-- -- I'm no rocket surgeon

View Bagtown's profile


1739 posts in 3877 days

#8 posted 01-23-2012 02:57 AM

I remember doing this with my son a few times.
Pretty sure we used a scrollsaw.
I was a scout leader for a lot of years, now my son is a Cub leader (Akela), and is expecting his first child any day now. Spending all that time with kids is the best gift you can give them.
Good memories.
Looking forward to the February race updates.
Take some pictures.
Even if the wheels fall off.


-- Mike - In Fort McMurray Alberta

View clieb91's profile


3521 posts in 4082 days

#9 posted 01-23-2012 03:52 AM

Mark, A great post and a great story. I remember my dad did help me out with my car but had very little in the way of tools. I truly can not believe all of the parts and pieces available today for cars.


-- Chris L. "Don't Dream it, Be it."- (Purveyors of Portable Fun and Fidgets)

View jonchilds's profile


26 posts in 2714 days

#10 posted 01-23-2012 05:25 AM

I am a huge fan of the pinewood derby. We just had ours on Sat and both of my boys did pretty well this year. Last year they didn’t really want to put in the effort and didn’t do well at all. They both felt pretty bad last year. It was such a good opportunity to learn that if you want to be good at something you need to put in the work. It seems like it is one of the few places left where not everyone gets a trophy. How can you not love it. You get to spend time doing woodworking type stuff with your kids and they get to learn valuable lessons to boot. Good luck, make sure to polish those axles. My son and I learned to hard way a couple years ago to always put a couple drops of superglue in the axle slot to make sure they don’t come out :)

View MsDebbieP's profile


18616 posts in 4307 days

#11 posted 01-23-2012 03:02 PM

I’m nervous – oh the anticipation….

-- ~ Debbie, Canada (, Young Living Wellness )

View NoLongerHere's profile


893 posts in 2823 days

#12 posted 01-23-2012 03:41 PM

Great comments everyone! Thank you!

“I remember…” That’s what it’s all about.

Jen, Little William wanted to add a lot of detail too. It was tricky to get him to think about the the race rather than train control panels, seats and windows. I promised him we would build a bigger train model that has more detail the next time.

Mark, – a “Big Foot Research Organization” theme – that’s a good one! Ha! The things these kids come up with!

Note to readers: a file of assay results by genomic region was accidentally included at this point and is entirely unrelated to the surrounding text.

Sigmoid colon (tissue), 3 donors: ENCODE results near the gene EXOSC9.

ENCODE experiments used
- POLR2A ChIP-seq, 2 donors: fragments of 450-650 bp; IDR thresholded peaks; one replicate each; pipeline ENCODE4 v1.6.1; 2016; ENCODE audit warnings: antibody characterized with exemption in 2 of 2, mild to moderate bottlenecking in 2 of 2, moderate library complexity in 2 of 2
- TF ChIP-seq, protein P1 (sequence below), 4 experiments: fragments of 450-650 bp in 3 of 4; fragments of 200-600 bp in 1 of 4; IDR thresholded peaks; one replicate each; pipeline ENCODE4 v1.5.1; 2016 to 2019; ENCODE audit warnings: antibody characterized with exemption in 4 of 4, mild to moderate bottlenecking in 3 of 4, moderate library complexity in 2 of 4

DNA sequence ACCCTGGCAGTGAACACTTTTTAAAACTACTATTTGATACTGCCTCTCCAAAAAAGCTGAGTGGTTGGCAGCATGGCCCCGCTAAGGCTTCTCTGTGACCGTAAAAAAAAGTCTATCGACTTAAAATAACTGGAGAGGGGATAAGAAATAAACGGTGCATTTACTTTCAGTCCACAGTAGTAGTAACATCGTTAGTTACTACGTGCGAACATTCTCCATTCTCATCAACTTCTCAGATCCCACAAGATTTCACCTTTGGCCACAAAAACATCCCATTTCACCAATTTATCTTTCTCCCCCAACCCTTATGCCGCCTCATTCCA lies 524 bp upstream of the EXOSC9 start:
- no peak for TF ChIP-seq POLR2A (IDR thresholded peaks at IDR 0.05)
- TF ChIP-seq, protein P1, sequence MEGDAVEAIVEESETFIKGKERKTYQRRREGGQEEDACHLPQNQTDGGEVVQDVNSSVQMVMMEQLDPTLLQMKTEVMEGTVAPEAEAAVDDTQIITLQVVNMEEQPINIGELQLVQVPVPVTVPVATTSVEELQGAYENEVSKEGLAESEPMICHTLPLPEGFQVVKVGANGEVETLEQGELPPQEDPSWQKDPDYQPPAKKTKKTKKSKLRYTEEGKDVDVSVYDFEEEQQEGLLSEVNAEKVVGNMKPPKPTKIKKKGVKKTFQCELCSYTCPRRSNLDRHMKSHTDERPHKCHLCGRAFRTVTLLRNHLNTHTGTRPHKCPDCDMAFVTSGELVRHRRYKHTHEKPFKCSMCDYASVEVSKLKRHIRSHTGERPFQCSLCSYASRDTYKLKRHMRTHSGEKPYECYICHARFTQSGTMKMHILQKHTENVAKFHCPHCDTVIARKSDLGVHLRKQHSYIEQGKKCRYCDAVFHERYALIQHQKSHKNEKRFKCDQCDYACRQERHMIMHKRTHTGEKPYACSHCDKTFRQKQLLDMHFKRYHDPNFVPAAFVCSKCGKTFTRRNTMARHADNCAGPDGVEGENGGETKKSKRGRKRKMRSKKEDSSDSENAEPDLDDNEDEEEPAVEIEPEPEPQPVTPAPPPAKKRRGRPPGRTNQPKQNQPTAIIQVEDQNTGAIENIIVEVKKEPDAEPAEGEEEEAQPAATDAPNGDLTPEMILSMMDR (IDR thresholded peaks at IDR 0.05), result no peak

Please post a picture! I love it!

Johnchilds, super glue was definitely used on the axles…wouldn’t want to traumatize him for 47 years too! Ha!

Note: We bought lead side exhaust pipes and a motor sticking out of the top of the hood for the race car but they were too heavy by .2 ounces. So, we put the exhaust pipes on the train! He really liked it and it made the train weigh 4.85 ounces – just right.

I’ll be sure to follow up with more pictures of the race and William holding his car with his little friends next to him – just like the picture of me when I was a cub scout.

Good times. Great memories!

View Bluepine38's profile


3379 posts in 3232 days

#13 posted 01-23-2012 04:03 PM

I went through the Pine Wood Derby with three sons, and there was always an extra kit for dad to make
his own car. I had went to the race previous years and saw cars that the fathers would not even let the
kids carry into the race because it was their car. I had a small workshop in the basement and we each made
our own car, all the axles were polished and the wheels were trued and lubed with graphite, then the cars
were weighted with lead and spray painted and weighed at the post office with their scales at the self
serve station that was open at night. If they were too heavy at the official scout weigh in, a drill was
available to drill out some of the lead weight. Can not remember all the designs, but it was fun for all.
And yes, the front wheel did fall off the car of my oldest son, just after he won first place in the county
wide race. And now there are great grandson’s that I might be able to persuade into my shop with
their fathers.

-- As ever, Gus-the 79 yr young apprentice carpenter

View Jeff's profile


471 posts in 3341 days

#14 posted 01-23-2012 05:26 PM

Way to go! That’s a fine looking car. Get the wheels balanced and good luck. My son made his own cars all the way through Scouts and we built a display case for them. Looked great at his Eagle ceremony.

My own experience from the Dad’s division: make the car as thin as possible ( a wedge) and use tungsten weights instead of lead, they’re denser. The key is always the wheels. If they’re not true and balanced, it’s had to win (not impossible, just hard).

View Seenya's profile


63 posts in 2589 days

#15 posted 01-23-2012 05:42 PM

That’s a great story, Mark. I, too, was a Cub Scout in the mid-sixties and this brings back lots of great memories.

-- Semper Fi